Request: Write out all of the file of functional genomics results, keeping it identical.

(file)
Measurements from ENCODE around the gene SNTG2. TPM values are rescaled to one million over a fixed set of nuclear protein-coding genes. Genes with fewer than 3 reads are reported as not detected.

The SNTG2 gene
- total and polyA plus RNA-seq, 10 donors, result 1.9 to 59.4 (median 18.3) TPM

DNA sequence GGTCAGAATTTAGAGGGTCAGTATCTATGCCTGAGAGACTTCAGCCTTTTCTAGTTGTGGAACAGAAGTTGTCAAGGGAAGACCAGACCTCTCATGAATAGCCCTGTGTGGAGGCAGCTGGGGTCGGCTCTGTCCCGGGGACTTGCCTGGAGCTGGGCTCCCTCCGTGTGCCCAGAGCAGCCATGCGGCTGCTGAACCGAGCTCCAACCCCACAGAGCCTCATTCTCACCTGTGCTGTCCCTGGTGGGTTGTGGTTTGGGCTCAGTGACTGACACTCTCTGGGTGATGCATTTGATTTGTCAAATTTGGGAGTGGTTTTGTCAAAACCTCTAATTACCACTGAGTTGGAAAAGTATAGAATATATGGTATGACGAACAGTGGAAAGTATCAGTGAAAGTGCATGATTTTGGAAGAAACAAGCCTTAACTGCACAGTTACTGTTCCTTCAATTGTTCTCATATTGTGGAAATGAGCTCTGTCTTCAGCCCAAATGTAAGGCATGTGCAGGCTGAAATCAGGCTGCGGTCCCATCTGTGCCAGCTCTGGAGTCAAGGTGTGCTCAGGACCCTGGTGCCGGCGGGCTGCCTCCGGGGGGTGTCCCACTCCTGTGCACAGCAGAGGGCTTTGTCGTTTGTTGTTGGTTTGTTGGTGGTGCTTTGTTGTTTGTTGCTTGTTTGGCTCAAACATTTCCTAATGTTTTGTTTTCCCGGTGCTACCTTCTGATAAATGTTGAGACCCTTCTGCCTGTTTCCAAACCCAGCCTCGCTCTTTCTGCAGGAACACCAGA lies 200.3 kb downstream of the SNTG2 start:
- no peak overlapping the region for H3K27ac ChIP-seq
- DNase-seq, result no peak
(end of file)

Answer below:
Measurements from ENCODE around the gene SNTG2. TPM values are rescaled to one million over a fixed set of nuclear protein-coding genes. Genes with fewer than 3 reads are reported as not detected.

The SNTG2 gene
- total and polyA plus RNA-seq, 10 donors, result 1.9 to 59.4 (median 18.3) TPM

DNA sequence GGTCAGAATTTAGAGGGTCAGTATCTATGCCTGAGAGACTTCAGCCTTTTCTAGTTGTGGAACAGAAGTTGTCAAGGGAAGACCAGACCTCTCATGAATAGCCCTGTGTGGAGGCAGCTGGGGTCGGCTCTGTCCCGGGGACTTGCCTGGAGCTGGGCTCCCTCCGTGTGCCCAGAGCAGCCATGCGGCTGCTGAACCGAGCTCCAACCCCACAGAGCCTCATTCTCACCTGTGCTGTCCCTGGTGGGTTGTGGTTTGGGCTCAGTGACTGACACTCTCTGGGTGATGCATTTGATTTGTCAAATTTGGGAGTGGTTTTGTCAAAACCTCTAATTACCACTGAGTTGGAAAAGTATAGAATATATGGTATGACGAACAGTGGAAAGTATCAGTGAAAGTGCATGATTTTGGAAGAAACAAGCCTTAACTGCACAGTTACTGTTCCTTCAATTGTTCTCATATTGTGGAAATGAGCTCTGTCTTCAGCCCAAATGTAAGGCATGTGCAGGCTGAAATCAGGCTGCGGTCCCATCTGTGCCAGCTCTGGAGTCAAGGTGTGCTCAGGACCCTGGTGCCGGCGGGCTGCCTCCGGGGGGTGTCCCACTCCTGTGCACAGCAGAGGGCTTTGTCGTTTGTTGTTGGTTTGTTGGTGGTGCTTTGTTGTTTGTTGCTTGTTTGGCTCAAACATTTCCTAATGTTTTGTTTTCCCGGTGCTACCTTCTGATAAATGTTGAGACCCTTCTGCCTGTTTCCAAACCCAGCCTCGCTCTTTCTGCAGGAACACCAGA lies 200.3 kb downstream of the SNTG2 start:
- no peak overlapping the region for H3K27ac ChIP-seq
- DNase-seq, result no peak